Editor’s note: Doug Hennes, vice president for university and government relations, contributed this guest column to The Scroll.

After four years and 185 games, a college baseball career had come down to what might be one final at-bat for Dan Leslie – and, for that matter, for his dad, Tim.

The Tommies’ third baseman stood at the plate with one out, the score tied 2-2 and teammate Matt Olson standing on second base in the bottom of the 12th inning of the NCAA Division III championship game. Wooster All-American Mark Miller had pitched the entire game, holding Leslie hitless in five trips and inducing him to ground into double plays in the 8th and 10th.

“I went for a walk after those innings,” the elder Leslie said. “It was very frustrating.”


The younger Leslie, needing to be more patient than his pacing dad, worked the count to three balls and two strikes in the 12th before slipping a single between the third baseman and shortstop into left field. Olson cruised around the third and easily beat the throw with a headfirst dive across home plate. Pandemonium ensued as the Tommies piled on top of each other.

Tim Leslie stood in the stands behind third base and smiled. A season was over – for he and his son. A college career was over – for he and his son. And the son had delivered the hit that won a national championship.

“Thankful, fortunate, blessed – we are all of that and so much more,” Tim said days later. “It was just a storybook ending.”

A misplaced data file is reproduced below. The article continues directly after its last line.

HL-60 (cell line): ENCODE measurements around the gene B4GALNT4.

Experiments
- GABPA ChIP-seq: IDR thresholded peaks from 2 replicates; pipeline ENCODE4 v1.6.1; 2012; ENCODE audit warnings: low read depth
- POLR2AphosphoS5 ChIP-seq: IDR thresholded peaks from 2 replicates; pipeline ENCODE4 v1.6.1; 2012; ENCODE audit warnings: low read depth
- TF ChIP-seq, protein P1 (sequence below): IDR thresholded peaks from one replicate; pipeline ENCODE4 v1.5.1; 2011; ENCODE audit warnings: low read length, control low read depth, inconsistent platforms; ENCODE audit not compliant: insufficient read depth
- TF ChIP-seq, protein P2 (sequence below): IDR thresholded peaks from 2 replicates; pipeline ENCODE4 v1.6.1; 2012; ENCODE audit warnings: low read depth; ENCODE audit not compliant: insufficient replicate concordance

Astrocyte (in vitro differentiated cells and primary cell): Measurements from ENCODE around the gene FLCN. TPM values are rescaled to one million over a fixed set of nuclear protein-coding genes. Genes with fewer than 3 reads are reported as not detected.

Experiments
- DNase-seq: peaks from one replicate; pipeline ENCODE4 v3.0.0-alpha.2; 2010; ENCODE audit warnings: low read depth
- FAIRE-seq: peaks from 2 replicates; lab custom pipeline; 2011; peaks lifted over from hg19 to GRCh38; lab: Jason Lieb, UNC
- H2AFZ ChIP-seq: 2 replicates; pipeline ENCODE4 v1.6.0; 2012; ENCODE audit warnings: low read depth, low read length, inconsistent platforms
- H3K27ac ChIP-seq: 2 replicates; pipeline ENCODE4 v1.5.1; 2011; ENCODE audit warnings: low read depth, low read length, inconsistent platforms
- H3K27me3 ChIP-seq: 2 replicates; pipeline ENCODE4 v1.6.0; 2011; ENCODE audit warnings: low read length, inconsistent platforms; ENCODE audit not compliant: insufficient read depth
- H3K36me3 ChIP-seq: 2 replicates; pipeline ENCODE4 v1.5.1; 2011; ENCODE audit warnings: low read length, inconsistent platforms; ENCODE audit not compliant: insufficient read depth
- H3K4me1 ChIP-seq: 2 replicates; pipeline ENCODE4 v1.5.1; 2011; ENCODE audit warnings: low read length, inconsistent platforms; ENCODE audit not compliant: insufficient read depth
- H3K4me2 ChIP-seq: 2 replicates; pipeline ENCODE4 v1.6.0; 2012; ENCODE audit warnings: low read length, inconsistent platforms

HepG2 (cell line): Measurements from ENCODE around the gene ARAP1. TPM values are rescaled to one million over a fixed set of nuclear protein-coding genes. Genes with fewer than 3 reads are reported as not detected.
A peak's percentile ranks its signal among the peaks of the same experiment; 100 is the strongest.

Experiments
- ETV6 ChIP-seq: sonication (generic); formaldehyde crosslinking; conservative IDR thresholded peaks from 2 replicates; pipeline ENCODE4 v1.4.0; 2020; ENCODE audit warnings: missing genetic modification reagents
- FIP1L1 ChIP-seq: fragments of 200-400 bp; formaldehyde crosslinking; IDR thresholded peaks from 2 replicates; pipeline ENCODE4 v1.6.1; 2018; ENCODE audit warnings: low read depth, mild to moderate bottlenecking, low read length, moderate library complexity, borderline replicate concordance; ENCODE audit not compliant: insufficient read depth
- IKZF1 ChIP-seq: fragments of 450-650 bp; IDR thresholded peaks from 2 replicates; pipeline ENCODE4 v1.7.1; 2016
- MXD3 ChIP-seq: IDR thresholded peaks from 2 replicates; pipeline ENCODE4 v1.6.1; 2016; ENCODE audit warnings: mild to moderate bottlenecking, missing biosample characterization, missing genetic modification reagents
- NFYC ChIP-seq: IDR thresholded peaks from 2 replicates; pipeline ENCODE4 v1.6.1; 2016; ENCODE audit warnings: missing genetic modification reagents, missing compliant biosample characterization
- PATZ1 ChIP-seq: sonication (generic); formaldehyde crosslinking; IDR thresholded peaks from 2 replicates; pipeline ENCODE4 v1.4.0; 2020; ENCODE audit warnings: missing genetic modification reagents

And not just for the son, but for his parents as well. Tim and Julie Leslie had followed Dan since he arrived at St. Thomas four years ago. They followed the team on four spring break trips to Florida and four regional playoff trips to Wisconsin. Of the 184 games the Tommies played heading into the championship game against Wooster, Tim estimated he saw all but a half-dozen each year. “A lot of baseball,” he said, “but it never got old.”

Dan starred for the Tommies on the mound as a freshman and sophomore, compiling a record of 12-5 and playing third base when he wasn’t pitching. He hurt his arm before his junior year and threw only four innings in relief. He hadn’t pitched this year until the Midwest regional title game against St. Olaf. The result: a 5-0 shutout that catapulted the Tommies into the World Series.

“That’s who he is,” Tim said of his son. “He was a handful as a kid – a very determined personality and the kind who would demand the ball from his coach and say, ‘I can do it.’ ”

Ten days later, when Dan came to the plate in the bottom of the 12th and a national championship on the line, Tim had a certain confidence that his son would come through. Despite having no hits in the game. Despite those two double plays.

“I was so proud of him,” Tim said. “I will never forget this.”

Tim considers himself lucky to have seen the game. He fell 10 feet from the stands to asphalt during the regional tournament when a railing broke, suffering a concussion and a separated shoulder. “I don’t remember a thing,” he said. “Not coming to the field, not leaving in the ambulance, not being in the hospital.” But he was back in the stands – sitting – the next day.

And he’ll be back in the stands next fall and winter when the St. Thomas basketball team takes the court. Youngest son Peter will be a sophomore guard, coming off a 30-1 freshman season that saw the Tommies fall one game short of reaching the Division III Final Four. There’s not much that can top Dan’s NCAA baseball title . . . but how about one in basketball, too?

“That,” Tim said, “would be sweet.”